5.1.2. The ways in which Aboriginal and Torres Strait Islander Peoples maintain connections to their country/place (ACHASSK049) Activity 3 1, Teacher to divide large poster paper into 6 sections and write 6 Arnhem seasons Ernie experienced: Kudjewk, Bangkerreng, Yekke, Wurrkeng, Kurrung, Kurnumeleng 2. Students to write keywords or draw what that season looks like, feels like, sounds like according to the text 3. Students then to go outside and collect items in the playground/around the school that would fit into each season and stick it on the poster (e.g flowers in yekke time, yellow grass in wurrkeng) 4. Students see if they can correlate the 6 seasons to the 4 West Australian seasons 5. Teacher to further discuss the relationship of seasons and connection to place for Indigienous people 6. Hang poster up for students reference

5.2. History

5.2.1. The history of a significant person, building, site or part of the natural environment in the local community and what it reveals about the past (ACHASSK044) Activity 15 1. Look at page of book with mimi stilt dancers 2. Disucss what students think the mimi stilt dancers might be 3. Students to then watch small clip of dancers from 6mins – 8min, which was a performance by the festival of perth in Arnehm land of mimi spirts. The illustration in the book was taken from this exact event 4. Students to then use this website, to individually create a poster about Mimi Spirits 5. Students need to include: What natural environment commenced the history of the mimi spirits? (Nourlangie Rock in Arnhem Land) How long has the paintings been there for? What are mimi’s? What do they look like? What do they teach Aboriginals? What do you think mimi’s reveal about the past? Why do you think in the text, Sammi was scared of the mimi stilt dancers? *Mimis are fairy-like beings of Arnhem Land. Mimi's live rocks and teaches traditions of Indigenous culture such as how to hunt and cook. They can also be quite scary! Mimi Spirits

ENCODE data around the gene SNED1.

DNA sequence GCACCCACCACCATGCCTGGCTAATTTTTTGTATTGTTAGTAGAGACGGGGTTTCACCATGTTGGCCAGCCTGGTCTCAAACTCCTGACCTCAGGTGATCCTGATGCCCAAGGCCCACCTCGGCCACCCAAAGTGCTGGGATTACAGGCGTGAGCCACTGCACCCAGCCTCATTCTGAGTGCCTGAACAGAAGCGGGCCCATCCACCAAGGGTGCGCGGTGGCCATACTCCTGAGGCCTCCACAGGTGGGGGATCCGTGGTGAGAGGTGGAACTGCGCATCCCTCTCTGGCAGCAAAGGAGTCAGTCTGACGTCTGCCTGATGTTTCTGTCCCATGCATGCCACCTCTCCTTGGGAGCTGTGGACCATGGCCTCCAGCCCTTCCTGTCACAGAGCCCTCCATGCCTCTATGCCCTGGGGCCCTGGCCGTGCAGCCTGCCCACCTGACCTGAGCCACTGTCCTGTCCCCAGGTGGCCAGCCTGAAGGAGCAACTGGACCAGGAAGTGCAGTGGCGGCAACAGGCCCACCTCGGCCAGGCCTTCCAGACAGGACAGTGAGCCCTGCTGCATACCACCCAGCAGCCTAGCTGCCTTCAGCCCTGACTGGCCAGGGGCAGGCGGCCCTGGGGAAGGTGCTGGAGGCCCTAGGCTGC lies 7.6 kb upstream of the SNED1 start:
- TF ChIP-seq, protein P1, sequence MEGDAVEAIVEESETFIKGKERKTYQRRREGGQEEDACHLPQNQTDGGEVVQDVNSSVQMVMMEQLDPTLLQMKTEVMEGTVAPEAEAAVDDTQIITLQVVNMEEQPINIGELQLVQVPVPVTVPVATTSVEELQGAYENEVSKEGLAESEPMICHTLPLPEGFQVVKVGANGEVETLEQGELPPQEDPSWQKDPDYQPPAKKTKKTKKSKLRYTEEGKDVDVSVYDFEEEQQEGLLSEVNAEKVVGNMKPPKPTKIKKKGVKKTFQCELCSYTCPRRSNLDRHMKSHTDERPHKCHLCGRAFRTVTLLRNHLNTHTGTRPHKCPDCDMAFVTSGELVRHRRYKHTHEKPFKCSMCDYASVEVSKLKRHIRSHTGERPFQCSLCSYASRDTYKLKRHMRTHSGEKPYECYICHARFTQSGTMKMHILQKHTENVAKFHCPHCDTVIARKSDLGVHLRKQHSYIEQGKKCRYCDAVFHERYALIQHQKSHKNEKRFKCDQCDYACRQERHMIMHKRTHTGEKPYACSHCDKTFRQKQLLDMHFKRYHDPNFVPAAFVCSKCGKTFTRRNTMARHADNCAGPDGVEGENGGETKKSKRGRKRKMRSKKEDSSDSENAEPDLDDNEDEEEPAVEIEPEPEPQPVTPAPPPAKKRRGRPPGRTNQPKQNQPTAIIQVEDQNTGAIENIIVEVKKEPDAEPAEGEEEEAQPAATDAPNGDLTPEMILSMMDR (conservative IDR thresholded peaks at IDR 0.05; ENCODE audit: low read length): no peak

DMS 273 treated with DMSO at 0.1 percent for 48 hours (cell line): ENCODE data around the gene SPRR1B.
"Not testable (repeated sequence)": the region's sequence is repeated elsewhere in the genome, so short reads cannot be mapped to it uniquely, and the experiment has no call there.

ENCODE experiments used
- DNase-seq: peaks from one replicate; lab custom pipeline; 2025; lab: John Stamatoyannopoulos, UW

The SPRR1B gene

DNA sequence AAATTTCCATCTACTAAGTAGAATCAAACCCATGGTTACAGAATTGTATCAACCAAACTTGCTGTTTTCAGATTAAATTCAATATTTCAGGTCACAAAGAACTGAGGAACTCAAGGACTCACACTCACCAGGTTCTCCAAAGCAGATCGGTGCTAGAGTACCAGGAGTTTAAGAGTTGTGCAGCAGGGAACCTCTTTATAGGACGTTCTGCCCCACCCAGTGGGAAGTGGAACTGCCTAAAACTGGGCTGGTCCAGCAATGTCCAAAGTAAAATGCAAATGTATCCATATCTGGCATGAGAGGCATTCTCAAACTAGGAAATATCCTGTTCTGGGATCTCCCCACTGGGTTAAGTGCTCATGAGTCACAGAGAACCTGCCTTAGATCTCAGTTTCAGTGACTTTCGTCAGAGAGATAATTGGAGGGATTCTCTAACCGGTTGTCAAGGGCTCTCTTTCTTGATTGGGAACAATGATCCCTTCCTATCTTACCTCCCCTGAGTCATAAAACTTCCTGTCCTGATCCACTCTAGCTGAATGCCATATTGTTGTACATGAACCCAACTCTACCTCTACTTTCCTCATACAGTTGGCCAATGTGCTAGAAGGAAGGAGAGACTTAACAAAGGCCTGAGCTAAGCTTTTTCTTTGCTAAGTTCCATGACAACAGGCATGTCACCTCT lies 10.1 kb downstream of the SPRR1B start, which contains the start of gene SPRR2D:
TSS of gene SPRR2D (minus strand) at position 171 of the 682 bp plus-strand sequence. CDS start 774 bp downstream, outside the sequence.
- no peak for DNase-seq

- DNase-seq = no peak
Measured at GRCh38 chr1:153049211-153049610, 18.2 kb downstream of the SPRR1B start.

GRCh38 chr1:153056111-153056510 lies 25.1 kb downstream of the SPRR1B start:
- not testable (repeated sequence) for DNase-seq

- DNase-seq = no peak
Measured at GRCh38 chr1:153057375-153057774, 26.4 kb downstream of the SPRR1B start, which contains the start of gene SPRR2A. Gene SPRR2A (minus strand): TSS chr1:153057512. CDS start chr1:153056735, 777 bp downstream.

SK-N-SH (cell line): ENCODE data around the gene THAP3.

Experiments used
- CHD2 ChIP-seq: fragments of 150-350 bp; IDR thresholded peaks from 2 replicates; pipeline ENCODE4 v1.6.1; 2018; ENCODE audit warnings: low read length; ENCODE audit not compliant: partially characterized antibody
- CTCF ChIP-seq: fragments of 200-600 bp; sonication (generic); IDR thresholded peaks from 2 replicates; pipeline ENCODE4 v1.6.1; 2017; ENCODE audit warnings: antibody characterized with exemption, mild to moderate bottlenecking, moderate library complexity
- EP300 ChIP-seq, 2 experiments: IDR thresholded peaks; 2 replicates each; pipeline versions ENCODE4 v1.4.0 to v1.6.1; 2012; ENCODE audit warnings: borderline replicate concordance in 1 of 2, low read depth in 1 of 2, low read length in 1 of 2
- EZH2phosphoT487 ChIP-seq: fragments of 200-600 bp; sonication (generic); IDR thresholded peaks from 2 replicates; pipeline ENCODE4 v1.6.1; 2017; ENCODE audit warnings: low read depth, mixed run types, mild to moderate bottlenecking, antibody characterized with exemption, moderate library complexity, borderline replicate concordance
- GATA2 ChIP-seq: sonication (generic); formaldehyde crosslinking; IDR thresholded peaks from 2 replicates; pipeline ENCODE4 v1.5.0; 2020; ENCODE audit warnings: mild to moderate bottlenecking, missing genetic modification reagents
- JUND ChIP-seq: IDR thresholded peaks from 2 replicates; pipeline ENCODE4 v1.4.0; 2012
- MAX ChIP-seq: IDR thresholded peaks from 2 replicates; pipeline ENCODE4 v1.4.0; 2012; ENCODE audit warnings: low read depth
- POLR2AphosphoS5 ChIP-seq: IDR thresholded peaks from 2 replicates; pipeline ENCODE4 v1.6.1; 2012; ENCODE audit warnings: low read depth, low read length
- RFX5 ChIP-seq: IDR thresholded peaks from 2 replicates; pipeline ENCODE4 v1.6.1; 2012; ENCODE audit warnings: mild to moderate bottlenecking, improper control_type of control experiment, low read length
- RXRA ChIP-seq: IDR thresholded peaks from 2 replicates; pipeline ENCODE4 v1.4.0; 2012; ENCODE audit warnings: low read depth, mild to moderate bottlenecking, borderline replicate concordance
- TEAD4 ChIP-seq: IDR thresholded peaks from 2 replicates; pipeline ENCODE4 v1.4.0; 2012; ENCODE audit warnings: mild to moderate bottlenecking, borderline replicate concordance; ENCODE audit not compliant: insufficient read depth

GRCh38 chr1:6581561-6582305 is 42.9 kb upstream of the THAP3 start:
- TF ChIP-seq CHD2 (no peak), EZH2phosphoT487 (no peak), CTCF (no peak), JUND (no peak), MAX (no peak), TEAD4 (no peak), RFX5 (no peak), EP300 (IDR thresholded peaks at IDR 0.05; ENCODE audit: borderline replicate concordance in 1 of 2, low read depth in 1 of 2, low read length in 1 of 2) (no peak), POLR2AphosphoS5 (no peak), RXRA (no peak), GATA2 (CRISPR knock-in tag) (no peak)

6.1. Dance

6.1.1. Use of stimuli to explore movement ideas to create simple dance sequences (ACADAM001) Activity 22 1. Students are going to learn a dance, just as Christine learns the yam dance in the text 2. During incursion Students learnt the Gunditjmara Keerray Wurrung gum leaf dance 3. Student to understand these movements have come from a creation story (stimuli) 4. Teacher to record on camera during incursion 5. Students to refer to recording and memory to practice dance 6. Students to present at assembly *Gum leaf was used as a tool for hunting birds. Indigenous people were able to blow the lead in a specific way so it sounds like a bird to attract other birds and animals to hunt

6.2. Drama

6.2.1. Performance of improvised drama that communicate ideas to an audience(ACADRM029) Activity 23 1. Students are to expand on their work from activity 11, where they wrote a letter to Ernie 2. In activity 11 the teacher gave each student an Arnhem season 3. Students are to be grouped based on season given. 4. Students are then required to select 1 of their favourite activity they wrote in their letter 5. The group are then required to create a dramatic sequence which portrays each selected activity *For example In Kudjewk season (monsoon season) Jade likes to splash in puddles Tom likes to drink hot chocolate Mia likes to make art Aaron like to play football Steff likes to wear 3 pairs of socks

6.2.2. Performance skills (facing the audience) when sharing drama with peers (ACADRM029) Activity 24 1. Students are required to rehearse sequences from Activity 23 2. Students then required to present at assembly showing correct performance etiquette and confidence

6.3. Visual Art

6.3.1. Exploration of natural and man-made materials when creating artwork(ACAVAM107) Activity 25 1. Students are to expand on their work from activity 11 , where they wrote a letter to Ernie 2. Teacher to explain why bark was used for paining (website) 3. In the text Joseph collects bark for painting. Students are required to go into the park or playground and collect some bark off trees, preferably bark that has already fallen. Teacher to also have some pre-prepared 4. Students are required to look back on the 5 activities they wrote about 5. Students are required to paint their activities on the bark paper collected 6. It is encouraged that students use art symbols learnt at incursion but if finding too difficult can simply just paint Living Knowledge - Yolŋu Sea Country


7.1. Measurement & Geometry